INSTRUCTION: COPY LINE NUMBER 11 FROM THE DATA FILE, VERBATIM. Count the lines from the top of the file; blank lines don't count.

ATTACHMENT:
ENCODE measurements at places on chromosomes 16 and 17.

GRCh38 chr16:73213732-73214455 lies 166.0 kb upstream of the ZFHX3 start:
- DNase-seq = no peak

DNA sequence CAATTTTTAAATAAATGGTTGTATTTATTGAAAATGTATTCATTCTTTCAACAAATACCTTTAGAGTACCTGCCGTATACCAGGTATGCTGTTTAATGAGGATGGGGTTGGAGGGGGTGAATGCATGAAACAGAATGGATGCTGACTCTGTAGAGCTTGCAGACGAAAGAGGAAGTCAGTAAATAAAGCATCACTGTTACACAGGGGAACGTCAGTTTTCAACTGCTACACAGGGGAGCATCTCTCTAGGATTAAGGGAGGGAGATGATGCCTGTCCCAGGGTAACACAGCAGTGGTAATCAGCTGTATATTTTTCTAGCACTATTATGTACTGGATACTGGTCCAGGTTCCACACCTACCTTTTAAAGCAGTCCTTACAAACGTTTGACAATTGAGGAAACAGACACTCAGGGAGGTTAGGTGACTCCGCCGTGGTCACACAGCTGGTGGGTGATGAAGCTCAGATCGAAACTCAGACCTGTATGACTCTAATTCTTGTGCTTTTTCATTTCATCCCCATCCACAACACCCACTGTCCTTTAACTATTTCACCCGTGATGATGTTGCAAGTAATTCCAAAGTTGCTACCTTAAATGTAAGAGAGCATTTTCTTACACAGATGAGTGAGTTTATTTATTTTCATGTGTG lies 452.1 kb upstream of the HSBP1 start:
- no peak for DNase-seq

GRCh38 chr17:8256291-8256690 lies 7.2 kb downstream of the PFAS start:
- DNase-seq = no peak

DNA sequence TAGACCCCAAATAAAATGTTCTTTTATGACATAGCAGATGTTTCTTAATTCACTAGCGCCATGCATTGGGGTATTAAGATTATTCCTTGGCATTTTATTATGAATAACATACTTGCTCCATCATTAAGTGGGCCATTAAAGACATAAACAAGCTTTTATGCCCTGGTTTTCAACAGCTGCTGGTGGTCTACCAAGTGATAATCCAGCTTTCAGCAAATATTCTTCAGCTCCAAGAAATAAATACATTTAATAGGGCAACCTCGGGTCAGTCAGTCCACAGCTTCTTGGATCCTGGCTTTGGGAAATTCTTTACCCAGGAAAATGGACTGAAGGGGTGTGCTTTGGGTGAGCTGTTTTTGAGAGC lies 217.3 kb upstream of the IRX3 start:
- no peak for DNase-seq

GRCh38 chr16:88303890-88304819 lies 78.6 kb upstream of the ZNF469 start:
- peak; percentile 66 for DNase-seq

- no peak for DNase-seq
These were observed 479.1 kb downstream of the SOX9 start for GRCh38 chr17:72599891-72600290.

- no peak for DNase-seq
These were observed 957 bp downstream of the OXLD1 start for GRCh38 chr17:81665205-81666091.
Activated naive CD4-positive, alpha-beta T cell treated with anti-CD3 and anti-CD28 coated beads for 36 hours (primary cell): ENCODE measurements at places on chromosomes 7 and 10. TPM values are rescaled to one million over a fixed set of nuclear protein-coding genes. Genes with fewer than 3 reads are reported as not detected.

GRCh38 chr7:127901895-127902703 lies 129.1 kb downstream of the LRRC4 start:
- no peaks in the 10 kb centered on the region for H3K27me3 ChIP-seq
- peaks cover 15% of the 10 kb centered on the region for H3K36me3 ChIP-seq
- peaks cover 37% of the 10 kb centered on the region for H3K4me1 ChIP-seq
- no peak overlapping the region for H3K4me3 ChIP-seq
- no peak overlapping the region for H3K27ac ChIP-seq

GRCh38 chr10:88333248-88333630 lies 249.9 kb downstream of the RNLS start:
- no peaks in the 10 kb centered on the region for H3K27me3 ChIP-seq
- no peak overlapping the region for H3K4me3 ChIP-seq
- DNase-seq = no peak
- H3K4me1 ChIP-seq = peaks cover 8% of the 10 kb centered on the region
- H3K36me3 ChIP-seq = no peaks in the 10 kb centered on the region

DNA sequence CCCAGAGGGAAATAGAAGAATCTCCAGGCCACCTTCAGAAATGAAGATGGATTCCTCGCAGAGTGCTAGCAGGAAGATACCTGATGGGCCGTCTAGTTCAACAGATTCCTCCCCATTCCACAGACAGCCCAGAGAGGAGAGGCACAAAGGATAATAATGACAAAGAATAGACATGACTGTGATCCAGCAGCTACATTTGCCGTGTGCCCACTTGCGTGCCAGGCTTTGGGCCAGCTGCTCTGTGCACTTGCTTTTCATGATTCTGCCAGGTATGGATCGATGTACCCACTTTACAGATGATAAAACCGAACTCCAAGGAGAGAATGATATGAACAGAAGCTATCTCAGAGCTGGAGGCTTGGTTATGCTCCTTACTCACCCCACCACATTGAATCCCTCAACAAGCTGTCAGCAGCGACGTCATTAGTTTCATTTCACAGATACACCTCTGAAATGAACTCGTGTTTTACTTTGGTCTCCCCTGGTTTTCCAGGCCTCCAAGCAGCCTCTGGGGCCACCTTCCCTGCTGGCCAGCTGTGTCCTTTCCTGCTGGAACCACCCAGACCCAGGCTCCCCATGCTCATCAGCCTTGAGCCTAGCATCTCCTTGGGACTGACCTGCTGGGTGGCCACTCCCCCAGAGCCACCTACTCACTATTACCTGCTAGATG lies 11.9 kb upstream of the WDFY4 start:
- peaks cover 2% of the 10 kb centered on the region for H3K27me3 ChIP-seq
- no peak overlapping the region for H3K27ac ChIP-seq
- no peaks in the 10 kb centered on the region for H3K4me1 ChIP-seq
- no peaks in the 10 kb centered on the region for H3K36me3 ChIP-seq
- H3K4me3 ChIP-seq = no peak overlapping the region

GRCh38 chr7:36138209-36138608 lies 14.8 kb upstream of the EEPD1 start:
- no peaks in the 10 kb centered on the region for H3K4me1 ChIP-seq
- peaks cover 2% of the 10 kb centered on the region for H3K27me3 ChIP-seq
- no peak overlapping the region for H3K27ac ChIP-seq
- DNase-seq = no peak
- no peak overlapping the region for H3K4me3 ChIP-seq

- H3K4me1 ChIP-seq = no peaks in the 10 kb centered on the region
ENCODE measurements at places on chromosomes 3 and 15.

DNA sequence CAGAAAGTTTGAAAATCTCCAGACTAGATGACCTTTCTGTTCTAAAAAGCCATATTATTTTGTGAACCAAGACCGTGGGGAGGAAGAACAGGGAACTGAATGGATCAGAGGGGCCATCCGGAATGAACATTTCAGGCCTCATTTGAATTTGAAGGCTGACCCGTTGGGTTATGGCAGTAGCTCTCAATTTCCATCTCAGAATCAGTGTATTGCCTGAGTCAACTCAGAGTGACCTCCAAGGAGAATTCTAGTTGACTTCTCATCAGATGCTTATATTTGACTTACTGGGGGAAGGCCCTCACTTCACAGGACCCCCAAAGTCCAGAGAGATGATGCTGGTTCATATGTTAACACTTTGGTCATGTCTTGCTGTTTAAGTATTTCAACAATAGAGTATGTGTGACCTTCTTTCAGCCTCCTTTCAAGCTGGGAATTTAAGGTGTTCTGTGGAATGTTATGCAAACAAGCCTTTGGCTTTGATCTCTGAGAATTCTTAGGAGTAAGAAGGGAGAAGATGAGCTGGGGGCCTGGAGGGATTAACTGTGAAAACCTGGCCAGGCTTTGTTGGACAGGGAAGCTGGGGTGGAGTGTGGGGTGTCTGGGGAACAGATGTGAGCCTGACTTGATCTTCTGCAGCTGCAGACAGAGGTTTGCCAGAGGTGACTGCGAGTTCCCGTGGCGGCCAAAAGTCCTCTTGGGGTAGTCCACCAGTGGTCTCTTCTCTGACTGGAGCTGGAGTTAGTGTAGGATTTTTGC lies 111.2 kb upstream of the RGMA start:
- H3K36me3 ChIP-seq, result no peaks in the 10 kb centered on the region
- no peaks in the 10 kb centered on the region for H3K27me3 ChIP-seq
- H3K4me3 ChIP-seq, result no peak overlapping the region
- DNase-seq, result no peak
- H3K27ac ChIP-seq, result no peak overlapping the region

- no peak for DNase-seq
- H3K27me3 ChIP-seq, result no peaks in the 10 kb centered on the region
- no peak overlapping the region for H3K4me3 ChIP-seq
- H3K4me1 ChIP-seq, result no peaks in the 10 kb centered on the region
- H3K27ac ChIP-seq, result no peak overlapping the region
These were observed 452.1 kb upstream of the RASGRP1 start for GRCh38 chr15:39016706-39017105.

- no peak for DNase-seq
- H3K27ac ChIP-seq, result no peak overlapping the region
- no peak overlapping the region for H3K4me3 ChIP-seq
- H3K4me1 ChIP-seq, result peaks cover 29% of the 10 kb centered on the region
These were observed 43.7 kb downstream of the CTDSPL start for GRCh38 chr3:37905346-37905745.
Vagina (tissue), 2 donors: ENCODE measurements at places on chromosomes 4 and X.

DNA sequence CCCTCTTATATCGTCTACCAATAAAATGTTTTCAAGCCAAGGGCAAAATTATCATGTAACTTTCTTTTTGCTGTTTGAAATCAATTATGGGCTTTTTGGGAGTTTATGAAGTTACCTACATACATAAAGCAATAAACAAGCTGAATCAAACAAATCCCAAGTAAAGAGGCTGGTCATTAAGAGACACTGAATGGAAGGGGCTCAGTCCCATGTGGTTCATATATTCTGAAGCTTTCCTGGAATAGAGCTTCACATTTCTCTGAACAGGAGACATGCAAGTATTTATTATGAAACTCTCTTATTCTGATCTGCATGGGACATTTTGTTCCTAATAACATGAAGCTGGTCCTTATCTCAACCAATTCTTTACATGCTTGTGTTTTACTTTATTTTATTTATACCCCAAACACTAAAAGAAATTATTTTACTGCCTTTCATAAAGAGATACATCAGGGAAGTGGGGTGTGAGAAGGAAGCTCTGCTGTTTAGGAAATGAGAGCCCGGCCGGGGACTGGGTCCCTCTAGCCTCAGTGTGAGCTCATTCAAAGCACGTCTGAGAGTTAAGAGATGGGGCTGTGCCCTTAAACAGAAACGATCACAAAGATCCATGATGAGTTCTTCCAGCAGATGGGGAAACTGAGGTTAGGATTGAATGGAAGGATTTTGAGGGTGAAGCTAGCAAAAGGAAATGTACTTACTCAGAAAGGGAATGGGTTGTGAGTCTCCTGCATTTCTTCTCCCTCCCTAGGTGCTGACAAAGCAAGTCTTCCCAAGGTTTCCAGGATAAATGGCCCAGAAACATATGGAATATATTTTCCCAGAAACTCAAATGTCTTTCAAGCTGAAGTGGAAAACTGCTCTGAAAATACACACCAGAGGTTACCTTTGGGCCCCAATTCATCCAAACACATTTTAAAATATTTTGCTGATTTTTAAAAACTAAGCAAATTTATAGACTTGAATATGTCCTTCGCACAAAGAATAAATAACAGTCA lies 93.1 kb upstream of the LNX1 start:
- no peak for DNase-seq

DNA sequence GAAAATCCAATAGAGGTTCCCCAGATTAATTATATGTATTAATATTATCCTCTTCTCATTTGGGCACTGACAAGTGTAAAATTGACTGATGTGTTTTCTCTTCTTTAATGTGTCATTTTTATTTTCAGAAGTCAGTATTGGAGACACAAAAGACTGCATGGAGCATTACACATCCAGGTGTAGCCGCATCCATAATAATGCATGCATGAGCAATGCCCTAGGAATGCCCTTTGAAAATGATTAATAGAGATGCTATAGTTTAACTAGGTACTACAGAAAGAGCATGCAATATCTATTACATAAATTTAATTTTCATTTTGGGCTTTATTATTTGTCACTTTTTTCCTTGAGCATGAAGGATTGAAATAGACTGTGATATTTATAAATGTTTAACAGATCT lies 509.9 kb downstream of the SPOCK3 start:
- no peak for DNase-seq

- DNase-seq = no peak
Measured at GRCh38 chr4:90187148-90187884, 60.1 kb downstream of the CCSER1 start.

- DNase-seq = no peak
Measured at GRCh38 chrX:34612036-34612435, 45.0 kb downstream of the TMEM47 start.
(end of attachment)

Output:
- peak; percentile 66 for DNase-seq